Image by Oliver Thompson

How Many Planners Does It Take to Change a Light Bulb?

A version of this post initially appeared on SixtySecondView.

When I was a planner in an ad agency I was told my job was three things:

  • Provide the creatives with an insight that they could build an idea on (the intellectual bit).
  • Make sure that the view of the consumer was present at all times throughout the process of making and managing the work with the agency and client teams (the process bit).
  • Sell the creative, to re-sell it and help keep the client on track and, more often than you might think, to post-rationalise what some hot shot creative director wanted to do despite the client or creative brief (the show pony bit).

But times have changed and recently we went out to our community of over 100 planners and asked them what they thought planning did these days. They are a brave bunch to have left established careers in mainstream creative agencies, and as we span in to new types of work, they are our firm’s intellectual glue.

Here’s what some of them think planning is now:

  • It enables us to make decisions which are deeply rooted in human truth to not only drive coverage, but to change minds and behavior for our clients.
  • Planning sits at the point where business need, creativity and research and insight meet — and by bringing those three elements together, we make our ideas and solutions easy to buy.
  • The sole aim of planning is to enhance an agency’s ability to create, understanding creative solutions for brands that will be effective in the marketplace.
  • Strategic thinking in the context of communications marketing is through an understanding of the four “C”s –The Company, The Culture, The Category and The Consumer.
  • At the heart of planning lies an insight. Insight is the fundamental truth that captures an element of a consumer that has hitherto gone unacknowledged.
  • Putting the consumer at the heart of the brand’s strategy.
  • Bringing a holistic view of a brand on its competition, target audience, business challenge and its own point of view to uncover human insight.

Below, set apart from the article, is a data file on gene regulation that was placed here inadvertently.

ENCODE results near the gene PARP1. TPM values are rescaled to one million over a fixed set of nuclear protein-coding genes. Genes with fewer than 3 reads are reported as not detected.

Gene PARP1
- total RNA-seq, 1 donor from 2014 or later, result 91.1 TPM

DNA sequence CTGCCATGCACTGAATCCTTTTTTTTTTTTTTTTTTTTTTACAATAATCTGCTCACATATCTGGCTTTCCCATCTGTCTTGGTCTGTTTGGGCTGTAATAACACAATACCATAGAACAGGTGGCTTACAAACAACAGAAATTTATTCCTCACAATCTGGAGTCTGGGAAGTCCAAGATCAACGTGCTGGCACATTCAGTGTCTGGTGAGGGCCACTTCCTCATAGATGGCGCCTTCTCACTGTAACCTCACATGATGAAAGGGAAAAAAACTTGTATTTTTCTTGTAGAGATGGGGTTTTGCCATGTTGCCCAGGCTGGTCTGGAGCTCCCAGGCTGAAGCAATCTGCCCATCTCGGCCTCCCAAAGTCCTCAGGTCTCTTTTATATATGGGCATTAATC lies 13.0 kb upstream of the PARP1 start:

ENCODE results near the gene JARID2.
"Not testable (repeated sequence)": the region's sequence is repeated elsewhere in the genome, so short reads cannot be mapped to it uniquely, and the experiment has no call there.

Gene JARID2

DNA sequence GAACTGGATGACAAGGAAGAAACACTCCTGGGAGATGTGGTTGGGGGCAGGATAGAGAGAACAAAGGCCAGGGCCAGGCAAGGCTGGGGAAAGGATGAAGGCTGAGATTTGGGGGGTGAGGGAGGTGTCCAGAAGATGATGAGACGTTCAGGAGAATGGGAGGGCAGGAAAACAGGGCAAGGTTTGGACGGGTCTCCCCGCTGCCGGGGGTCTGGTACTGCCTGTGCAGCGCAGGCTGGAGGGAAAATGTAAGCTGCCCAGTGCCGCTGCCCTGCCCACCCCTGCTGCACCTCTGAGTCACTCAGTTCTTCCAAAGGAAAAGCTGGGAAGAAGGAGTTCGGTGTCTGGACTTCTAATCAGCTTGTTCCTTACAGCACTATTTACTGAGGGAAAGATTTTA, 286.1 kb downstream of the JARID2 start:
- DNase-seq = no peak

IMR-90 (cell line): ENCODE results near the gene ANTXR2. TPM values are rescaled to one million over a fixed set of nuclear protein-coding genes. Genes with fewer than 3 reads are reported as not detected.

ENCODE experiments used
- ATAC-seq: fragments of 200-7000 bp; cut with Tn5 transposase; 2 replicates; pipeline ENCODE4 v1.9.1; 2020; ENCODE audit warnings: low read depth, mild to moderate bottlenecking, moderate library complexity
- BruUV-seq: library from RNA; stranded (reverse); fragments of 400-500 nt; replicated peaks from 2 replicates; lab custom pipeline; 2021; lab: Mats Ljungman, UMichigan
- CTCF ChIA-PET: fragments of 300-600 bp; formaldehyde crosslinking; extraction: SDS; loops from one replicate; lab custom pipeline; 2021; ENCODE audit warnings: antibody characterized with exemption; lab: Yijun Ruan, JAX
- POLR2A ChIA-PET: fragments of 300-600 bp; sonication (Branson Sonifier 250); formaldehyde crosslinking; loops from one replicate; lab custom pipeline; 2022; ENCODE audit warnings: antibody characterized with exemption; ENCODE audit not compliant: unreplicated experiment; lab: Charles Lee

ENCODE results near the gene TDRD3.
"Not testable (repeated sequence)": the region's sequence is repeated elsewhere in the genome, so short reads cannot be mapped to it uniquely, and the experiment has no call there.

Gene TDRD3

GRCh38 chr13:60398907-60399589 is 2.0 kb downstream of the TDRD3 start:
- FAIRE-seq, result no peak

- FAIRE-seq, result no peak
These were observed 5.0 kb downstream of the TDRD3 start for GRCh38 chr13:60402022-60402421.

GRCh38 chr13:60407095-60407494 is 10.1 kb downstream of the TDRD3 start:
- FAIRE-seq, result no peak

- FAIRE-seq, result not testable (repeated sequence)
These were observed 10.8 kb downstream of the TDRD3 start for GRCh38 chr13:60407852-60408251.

• Our primary job function is to be a proxy for the people who aren’t in the room — the receivers and audiences. We articulate a client’s real challenge and its root cause.

And here’s what they think planning is at Edelman as opposed to an old school traditional ad agency:

  • Planning from an earned perspective is different. As a planning team at Edelman, we need to go beyond just the consumer. We need to understand what motivates different influencers: Cultural, Reputational and Media influencers.
  • The ultimate difference is scalability. Planners need to think in terms of ideas that are relevant to all stakeholders, not just consumers, and social by design so you can generate new stories around the idea every day.
  • Planning needs to adapt for an earned environment — the question is not just, “How do we change our audience’s mind,” but also, “How do we embed that change in culture so people want to engage and participate.”
  • What makes planning different at Edelman is that rather than briefing for the idea alone, we brief for the interaction itself. Our ideas are earned centric and social by design. They acknowledge our clients’ need for sustenance in market, to cultivate audiences by earning their way into the public discourse, and inspire stories that change shape and keep pace with culture.

When you are developing a new model, re-invention of the old ways and methods is the norm. It is hard work though, and nowhere more than in the planning function.

The answer to the question in the title of this post is of course five: one to change the light bulb, the other four to stand around arguing whether he/she is taking the right approach.

For more agency light bulb jokes, please see here.

David Brain is president and CEO of Edelman Asia Pacific, Middle East & Africa.


Originally published at www.edelman.com on October 31, 2016.

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